During the program’s first decade, the Zero Robotics Tournaments have helped nearly 20,000 students from 30 U.S. states and 18 countries learn to code on the SPHERE platform, providing opportunities to contribute to real ISS missions and to work with mentors to design, implement and operate robots. This has enabled Zero Robotics to act as a bridge between students and leaders in the space industry – scientists, engineers and other professionals at the forefront of science and engineering – and to inspire students to become themselves leaders and mentors.
As the SPHERES program retired from the ISS in 2019, Dr Wood is working with the Center for the Advancement of Science in Space to access the new Astrobee robotic system. She also won two scholarships from Center for the Advancement of Science in Space to work with its technological development and education programs. Dr Wood has also collaborated with the Navajo Technical University in New Mexico and California State University, Long Beach to secure a Grant of $ 1.18 million from NASA. This grant was awarded for a three-year collaboration to increase the participation of Indigenous and Hispanic students in STEM education, including Zero Robotics.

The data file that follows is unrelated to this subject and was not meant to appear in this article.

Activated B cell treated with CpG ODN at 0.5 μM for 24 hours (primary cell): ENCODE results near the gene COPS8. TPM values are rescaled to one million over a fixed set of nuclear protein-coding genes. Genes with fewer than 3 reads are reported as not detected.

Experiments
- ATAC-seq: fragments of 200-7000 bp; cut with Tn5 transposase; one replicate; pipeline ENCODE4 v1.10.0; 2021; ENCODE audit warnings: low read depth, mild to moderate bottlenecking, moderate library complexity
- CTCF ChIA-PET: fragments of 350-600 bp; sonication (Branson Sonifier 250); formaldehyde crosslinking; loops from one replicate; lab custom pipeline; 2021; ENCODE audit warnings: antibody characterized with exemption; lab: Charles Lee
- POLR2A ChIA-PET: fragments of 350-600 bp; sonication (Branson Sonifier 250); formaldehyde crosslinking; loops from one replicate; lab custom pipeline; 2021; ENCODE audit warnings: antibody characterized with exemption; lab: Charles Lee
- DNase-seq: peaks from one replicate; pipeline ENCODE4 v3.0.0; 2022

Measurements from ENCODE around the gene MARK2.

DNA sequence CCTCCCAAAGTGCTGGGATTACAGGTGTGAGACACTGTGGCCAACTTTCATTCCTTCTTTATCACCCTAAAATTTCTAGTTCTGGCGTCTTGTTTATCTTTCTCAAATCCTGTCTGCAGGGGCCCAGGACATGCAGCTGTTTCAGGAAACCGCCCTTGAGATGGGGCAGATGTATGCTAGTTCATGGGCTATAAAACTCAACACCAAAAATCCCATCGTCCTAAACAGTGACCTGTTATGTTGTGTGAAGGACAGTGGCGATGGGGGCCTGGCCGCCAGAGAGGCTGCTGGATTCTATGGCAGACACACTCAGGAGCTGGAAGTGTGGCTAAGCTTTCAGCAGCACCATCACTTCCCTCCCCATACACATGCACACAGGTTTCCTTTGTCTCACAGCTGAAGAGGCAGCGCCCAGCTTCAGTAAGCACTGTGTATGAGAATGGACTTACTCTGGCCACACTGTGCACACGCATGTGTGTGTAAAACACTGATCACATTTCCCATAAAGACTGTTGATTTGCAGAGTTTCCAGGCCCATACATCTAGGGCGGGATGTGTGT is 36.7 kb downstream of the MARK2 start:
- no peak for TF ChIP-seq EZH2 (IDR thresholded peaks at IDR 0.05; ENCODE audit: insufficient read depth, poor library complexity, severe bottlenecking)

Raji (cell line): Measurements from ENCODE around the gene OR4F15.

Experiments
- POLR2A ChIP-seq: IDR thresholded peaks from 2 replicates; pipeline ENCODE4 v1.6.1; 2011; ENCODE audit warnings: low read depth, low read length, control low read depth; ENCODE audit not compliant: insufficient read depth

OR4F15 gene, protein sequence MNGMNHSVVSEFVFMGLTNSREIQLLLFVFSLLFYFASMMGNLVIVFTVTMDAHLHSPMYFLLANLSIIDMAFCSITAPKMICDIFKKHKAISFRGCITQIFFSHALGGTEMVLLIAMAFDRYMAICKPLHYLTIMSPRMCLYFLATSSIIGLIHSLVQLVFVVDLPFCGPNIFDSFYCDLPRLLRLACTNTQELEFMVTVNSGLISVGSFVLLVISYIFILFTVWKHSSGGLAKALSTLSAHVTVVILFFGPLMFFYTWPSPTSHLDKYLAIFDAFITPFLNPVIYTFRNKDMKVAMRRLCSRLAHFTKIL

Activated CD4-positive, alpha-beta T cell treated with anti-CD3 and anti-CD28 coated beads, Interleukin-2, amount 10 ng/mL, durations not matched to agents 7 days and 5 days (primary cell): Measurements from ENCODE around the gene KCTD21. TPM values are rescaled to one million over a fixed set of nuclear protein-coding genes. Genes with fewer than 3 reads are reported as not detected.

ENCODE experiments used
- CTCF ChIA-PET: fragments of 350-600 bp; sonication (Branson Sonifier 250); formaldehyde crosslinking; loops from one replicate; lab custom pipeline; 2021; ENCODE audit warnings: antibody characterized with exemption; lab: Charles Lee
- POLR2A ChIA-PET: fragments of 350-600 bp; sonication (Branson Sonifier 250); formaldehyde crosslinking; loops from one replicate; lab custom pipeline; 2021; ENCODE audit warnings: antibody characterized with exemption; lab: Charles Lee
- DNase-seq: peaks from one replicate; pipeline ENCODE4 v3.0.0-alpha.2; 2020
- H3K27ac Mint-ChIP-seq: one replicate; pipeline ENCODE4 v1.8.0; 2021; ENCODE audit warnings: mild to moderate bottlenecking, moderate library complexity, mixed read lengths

With this new funding, the Zero Robotics program will fully restart under Dr. Wood’s leadership in 2022. In preparation, MIT and the Aerospace Corporation have collaborated to host a session of the Zero Robotics program last summer.
We are also excited to announce that the Media Lab will host the Boston premiere of Zero gravity, part of the Boston Film Festival 2021. A documentary by filmmaker Thomas Verrette, the film follows a cohort of students from Campbell Middle School near San Jose, Calif., as they compete in the 2017 Zero Robotics tournament.